Others are more sanguine: Kai Olaf Lang, German think-tank Stiftung Wissenschaft und Politik researcher recently told CET that “the main question here is the distribution of labour. I think there would be a lot of possibilities for cooperation among German and Central European companies. A green transition could also provide an opportunity for Central Europeans to push for a more innovative economy: it is our common interest to find a sustainable future for the car industry,” he told the Central European Times.

Competition is high in the predominantly Asian-backed battery manufacturing industry in CEE, as Hungary, Poland and the Czech Republic all host factories. Germany will however be keen to secure its own production centre, including research and development, production and recycling.

The incoming government has expressed a desire to turn Germany into a global hub for semi-conductors, which could interest many CEE companies. Hydrogen technology – increasingly seen as a key pillar for Europe’s decarbonisation – also offers potential long-term co-operation opportunities for firms in the region.

Energy questions could also be a bone of contention between the German government and their counterparts in CEE. The coalition agreement expressly rules out nuclear energy and the reopening of nuclear power plants. This has been a defining policy for the Greens, and the prospect of Poland’s new nuclear power plants near its German border will lead to tensions. Conversely, the recently completed Nord Stream 2 pipeline between Russia and Germany will be a contentious issue for the Poles.

The incoming coalition favours “technologically neutral answers” and would build its energy mix mostly on renewable – especially solar and wind – technologies, while using natural gas during a period of transition. The traffic-light coalition will back the European Commission’s decarbonisation “Fit for 55” package, which Poland and Hungary have criticised as putting burdening weaker economies and poorer citizens. This battle will mainly be fought in Brussels, however.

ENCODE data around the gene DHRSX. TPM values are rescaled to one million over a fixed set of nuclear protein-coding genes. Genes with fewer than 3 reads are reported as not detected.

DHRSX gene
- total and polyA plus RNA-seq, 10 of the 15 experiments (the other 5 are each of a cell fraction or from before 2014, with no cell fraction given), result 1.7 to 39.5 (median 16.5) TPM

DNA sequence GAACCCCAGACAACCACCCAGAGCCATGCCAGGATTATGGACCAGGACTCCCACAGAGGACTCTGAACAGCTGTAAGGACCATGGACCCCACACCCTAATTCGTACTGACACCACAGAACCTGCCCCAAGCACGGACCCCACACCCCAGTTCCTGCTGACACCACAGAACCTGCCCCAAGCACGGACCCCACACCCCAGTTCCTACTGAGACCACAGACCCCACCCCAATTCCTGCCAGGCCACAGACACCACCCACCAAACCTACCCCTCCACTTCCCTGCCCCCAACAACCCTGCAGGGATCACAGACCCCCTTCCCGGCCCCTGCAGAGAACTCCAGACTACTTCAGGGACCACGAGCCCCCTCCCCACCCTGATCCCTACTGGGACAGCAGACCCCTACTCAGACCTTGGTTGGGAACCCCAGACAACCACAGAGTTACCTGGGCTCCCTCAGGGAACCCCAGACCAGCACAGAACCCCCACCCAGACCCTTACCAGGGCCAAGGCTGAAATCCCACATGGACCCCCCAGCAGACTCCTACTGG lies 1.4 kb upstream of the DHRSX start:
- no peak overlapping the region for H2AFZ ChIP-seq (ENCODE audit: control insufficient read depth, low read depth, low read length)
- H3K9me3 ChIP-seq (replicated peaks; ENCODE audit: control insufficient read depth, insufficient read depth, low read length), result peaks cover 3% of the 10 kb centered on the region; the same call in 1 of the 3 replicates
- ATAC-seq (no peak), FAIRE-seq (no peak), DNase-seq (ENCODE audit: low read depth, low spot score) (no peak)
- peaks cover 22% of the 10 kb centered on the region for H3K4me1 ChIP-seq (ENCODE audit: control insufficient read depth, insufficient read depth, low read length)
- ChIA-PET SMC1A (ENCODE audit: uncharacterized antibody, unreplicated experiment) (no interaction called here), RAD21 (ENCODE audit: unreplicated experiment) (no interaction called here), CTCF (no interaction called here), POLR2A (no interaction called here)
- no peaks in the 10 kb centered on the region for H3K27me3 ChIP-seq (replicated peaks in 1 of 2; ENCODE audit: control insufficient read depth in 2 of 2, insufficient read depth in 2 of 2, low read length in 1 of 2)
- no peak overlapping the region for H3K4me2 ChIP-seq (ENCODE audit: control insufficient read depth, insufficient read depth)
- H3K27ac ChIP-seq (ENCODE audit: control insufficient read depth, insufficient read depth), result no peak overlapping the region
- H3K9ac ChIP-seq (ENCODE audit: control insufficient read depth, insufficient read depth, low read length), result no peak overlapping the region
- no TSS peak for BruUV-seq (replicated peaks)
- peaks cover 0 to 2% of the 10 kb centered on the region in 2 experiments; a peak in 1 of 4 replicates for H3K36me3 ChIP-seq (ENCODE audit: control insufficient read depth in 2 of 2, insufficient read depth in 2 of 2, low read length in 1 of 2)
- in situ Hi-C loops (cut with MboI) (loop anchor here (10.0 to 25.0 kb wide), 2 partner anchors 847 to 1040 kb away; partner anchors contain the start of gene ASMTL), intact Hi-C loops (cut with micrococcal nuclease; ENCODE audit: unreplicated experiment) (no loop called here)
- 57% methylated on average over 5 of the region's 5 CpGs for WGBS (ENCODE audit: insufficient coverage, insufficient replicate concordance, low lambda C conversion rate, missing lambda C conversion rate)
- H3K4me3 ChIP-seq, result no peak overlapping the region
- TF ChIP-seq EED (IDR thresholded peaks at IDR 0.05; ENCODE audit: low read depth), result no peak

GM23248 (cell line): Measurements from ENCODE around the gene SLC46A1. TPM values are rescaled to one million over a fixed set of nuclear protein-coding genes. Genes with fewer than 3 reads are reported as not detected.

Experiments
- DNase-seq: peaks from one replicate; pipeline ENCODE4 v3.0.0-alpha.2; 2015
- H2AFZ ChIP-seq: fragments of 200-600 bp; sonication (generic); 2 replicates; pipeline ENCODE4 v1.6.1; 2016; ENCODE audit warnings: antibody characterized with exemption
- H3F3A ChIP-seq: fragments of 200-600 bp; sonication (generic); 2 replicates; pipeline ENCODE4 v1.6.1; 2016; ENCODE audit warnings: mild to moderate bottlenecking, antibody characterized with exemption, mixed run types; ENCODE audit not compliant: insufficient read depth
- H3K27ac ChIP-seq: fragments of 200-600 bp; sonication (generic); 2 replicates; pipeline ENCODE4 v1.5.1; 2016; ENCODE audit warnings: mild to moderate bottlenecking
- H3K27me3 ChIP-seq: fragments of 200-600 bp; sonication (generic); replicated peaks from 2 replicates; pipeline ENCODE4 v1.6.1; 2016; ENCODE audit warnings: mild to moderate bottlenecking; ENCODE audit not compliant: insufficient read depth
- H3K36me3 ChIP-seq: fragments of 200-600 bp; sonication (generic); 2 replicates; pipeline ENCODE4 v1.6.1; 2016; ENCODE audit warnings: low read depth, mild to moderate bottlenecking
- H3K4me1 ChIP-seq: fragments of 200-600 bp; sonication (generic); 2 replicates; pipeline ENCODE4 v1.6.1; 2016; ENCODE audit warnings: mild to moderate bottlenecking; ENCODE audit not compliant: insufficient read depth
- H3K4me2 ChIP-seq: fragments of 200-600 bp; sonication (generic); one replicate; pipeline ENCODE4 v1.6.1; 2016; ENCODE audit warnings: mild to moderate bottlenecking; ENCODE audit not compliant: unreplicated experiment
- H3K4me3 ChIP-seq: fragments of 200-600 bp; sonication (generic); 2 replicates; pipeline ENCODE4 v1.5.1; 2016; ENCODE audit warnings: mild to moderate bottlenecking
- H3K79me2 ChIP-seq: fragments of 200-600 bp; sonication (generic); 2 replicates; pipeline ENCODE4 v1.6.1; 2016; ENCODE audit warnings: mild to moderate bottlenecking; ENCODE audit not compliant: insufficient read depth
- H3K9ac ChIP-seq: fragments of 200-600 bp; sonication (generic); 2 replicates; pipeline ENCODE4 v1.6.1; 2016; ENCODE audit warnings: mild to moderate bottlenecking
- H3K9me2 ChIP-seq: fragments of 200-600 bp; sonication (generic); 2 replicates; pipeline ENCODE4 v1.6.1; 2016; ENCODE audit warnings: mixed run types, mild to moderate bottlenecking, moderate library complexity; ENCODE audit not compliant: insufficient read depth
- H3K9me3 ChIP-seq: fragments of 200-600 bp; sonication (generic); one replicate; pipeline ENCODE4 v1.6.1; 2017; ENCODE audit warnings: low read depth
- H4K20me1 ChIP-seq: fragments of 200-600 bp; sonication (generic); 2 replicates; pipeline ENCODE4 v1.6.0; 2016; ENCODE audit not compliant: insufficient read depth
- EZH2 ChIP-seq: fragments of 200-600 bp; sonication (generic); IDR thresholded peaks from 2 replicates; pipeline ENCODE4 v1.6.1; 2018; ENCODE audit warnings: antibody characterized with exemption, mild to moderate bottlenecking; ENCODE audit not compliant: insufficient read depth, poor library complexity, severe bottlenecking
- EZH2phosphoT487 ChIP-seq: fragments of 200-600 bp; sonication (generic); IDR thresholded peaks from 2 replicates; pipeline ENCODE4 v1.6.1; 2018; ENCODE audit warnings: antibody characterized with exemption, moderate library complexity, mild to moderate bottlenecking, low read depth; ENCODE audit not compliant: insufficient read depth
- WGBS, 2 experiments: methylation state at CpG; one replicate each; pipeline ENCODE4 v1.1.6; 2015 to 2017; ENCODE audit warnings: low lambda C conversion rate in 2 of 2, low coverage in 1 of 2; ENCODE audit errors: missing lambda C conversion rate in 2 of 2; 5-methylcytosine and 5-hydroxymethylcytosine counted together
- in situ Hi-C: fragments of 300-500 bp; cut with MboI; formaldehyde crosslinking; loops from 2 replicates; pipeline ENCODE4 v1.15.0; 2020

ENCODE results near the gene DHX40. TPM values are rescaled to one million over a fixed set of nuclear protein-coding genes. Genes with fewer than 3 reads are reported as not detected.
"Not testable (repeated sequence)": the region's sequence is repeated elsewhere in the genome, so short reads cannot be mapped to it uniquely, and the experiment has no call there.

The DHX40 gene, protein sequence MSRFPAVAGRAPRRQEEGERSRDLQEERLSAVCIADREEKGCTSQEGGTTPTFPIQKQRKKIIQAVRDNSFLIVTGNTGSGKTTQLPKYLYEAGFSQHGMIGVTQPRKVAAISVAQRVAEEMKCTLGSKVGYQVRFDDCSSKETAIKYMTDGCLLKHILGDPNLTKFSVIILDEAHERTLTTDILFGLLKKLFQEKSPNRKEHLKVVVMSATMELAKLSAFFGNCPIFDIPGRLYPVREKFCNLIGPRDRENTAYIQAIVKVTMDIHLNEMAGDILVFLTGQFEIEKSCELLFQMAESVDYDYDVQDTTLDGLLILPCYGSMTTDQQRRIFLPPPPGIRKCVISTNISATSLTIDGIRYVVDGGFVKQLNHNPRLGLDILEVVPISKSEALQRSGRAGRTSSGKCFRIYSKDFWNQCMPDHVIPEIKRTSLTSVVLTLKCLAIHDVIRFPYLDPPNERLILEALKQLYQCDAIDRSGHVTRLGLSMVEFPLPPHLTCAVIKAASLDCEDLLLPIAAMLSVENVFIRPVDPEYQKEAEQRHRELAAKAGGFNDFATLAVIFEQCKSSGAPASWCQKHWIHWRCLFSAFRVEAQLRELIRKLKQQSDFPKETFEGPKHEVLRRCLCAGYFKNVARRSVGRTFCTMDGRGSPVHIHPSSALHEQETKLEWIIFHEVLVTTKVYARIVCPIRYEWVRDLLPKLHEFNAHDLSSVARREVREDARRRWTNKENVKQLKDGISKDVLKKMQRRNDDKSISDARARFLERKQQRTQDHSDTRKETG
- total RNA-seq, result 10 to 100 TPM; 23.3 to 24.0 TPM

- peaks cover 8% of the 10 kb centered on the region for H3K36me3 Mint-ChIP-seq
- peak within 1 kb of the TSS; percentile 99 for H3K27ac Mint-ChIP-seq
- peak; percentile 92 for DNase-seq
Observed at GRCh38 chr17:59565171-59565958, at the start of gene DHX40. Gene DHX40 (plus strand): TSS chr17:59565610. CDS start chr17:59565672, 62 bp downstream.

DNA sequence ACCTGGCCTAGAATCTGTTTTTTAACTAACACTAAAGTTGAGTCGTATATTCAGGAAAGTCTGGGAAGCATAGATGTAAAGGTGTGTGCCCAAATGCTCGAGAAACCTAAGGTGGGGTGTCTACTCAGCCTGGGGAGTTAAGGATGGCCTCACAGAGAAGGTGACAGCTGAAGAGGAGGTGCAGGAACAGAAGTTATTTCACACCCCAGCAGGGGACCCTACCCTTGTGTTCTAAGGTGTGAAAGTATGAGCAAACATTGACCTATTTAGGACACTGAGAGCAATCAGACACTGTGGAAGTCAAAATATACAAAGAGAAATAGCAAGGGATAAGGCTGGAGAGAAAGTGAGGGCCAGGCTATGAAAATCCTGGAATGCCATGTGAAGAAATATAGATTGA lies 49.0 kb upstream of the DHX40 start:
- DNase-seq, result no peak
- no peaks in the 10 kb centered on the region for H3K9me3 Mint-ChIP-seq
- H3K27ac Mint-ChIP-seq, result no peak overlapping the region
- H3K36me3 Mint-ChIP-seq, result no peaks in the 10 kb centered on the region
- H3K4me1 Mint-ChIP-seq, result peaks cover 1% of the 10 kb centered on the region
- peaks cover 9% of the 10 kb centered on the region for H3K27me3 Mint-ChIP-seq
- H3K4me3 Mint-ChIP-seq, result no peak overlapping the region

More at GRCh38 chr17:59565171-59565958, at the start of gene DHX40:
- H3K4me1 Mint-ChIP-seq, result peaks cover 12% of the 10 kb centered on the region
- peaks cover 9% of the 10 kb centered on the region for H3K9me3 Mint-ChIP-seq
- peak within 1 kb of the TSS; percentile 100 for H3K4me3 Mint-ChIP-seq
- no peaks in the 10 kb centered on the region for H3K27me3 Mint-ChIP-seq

The most fundamental changes towards Central Europe will be in foreign and collective European policy. The German foreign ministry, led by 40-year-old Annalena Baerbock, who co-leads the Greens with Habeck, will pursue a more democracy- and rule-of-law-oriented policy and indicate that democratic backsliding will not be tolerated and a mutually beneficial economic cooperation  cannot compensate for restricting the independence of the judiciary or curtailing checks and balances. This is undoubtedly a message to Hungary and Poland without calling them by name.

The German coalition agreement states that it will fully back both EU Article 7 procedures and the European Commission’s rule of law conditionality mechanism linking funding to democratic practices. The removal of member state veto rights would be a major game-changer for European politics. If Germany pushes for qualified majorities being sufficient to pass Council and foreign-policy positions, rather than unanimity, this will strip countries of the ability to block joint resolutions. Whatever happens regarding these procedures, heated debates lie ahead, especially if the Orbán government maintains its grip on power in Hungary next year, and Poland’s PiS does likewise in 2023.